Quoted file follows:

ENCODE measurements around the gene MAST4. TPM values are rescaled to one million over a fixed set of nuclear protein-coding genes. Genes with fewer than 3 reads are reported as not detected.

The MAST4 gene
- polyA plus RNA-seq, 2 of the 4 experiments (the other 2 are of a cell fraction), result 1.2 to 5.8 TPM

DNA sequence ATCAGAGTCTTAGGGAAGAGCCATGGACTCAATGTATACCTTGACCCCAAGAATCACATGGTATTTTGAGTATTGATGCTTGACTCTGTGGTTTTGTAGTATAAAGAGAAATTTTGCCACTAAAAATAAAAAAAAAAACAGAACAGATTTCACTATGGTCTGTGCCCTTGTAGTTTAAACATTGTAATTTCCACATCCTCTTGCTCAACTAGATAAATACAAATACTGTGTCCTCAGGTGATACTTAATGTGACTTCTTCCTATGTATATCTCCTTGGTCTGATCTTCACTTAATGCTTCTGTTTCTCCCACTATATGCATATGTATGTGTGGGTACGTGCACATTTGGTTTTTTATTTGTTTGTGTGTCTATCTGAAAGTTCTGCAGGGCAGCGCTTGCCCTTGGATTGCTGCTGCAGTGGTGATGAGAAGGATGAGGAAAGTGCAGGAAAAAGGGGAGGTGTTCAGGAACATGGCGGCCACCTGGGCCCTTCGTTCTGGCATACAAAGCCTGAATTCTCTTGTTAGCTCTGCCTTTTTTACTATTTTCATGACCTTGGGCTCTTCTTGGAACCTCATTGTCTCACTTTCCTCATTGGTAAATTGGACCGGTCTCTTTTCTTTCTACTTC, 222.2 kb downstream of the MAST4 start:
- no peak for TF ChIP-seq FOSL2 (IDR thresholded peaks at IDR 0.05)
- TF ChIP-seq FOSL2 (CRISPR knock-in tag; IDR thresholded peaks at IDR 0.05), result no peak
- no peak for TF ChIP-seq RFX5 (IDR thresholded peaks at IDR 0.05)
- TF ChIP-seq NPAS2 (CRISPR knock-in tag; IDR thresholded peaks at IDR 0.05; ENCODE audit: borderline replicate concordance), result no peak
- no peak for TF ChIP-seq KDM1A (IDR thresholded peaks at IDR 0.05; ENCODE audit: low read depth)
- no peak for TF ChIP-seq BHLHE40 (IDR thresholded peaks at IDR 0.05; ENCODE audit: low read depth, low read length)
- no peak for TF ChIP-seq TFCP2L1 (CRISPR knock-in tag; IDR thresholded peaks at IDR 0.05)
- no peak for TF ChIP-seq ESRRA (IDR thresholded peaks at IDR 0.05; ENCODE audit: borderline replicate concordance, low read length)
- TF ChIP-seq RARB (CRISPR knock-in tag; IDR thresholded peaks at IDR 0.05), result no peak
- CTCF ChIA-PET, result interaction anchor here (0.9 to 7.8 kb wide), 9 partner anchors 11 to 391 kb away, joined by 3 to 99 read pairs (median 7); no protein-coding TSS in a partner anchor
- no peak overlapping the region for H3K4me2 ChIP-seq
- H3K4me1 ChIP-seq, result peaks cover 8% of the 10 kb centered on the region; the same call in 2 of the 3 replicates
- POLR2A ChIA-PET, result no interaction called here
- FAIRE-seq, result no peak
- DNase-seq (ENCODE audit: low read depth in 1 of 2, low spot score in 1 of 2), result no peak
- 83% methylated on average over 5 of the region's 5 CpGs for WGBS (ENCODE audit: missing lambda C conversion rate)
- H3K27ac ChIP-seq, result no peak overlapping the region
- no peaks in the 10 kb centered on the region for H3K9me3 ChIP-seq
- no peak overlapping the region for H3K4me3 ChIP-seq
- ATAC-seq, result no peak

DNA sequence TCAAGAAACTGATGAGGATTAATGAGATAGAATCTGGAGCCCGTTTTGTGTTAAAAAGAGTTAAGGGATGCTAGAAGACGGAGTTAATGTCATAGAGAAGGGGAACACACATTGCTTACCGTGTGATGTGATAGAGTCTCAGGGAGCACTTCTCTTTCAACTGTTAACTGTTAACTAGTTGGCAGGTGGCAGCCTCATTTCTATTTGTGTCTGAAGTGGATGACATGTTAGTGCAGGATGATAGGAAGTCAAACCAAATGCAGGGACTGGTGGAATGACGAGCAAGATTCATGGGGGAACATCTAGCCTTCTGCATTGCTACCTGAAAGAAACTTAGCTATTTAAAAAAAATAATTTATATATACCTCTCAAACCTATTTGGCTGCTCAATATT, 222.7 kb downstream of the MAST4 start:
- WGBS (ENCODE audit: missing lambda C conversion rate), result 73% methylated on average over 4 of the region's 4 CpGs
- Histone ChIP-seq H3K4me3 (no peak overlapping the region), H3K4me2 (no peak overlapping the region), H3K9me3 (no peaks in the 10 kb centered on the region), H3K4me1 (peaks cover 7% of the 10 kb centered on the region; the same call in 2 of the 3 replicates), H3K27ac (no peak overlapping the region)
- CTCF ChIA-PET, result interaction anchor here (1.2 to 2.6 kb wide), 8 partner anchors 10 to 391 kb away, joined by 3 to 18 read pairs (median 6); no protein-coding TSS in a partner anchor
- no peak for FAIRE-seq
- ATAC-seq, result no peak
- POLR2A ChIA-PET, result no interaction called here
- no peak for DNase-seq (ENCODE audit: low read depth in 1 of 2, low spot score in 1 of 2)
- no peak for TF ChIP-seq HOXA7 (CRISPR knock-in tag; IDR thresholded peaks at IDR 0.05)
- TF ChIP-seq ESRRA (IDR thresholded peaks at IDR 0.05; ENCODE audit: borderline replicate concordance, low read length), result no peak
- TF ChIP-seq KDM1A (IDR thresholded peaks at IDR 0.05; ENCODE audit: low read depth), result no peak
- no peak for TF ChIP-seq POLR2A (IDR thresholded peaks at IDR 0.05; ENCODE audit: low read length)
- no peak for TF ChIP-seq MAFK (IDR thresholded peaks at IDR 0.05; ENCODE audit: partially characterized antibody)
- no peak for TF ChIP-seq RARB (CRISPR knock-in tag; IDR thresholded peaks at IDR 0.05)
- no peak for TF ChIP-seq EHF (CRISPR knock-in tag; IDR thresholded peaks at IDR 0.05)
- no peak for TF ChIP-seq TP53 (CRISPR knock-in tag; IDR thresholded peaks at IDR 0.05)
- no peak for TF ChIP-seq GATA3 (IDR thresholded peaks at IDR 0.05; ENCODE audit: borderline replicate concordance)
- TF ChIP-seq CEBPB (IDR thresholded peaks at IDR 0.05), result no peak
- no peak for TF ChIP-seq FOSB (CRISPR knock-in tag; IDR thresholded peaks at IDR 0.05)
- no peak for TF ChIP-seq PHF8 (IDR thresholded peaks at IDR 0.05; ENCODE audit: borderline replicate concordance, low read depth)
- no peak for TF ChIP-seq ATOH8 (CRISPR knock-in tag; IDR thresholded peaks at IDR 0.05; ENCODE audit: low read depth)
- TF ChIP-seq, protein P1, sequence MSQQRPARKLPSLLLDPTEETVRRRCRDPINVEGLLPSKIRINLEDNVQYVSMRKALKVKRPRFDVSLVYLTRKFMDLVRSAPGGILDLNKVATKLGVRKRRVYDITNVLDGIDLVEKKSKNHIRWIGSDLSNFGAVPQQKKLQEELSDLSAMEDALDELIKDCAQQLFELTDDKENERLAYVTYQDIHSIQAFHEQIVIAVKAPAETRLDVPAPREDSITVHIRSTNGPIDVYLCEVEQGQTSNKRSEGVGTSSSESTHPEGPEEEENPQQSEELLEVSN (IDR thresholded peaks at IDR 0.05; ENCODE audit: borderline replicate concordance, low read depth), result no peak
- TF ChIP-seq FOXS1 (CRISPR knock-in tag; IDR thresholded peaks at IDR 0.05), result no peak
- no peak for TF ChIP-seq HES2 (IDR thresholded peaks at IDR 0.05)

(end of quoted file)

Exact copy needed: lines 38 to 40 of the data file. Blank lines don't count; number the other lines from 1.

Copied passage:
- no peak for TF ChIP-seq RARB (CRISPR knock-in tag; IDR thresholded peaks at IDR 0.05)
- no peak for TF ChIP-seq EHF (CRISPR knock-in tag; IDR thresholded peaks at IDR 0.05)
- no peak for TF ChIP-seq TP53 (CRISPR knock-in tag; IDR thresholded peaks at IDR 0.05)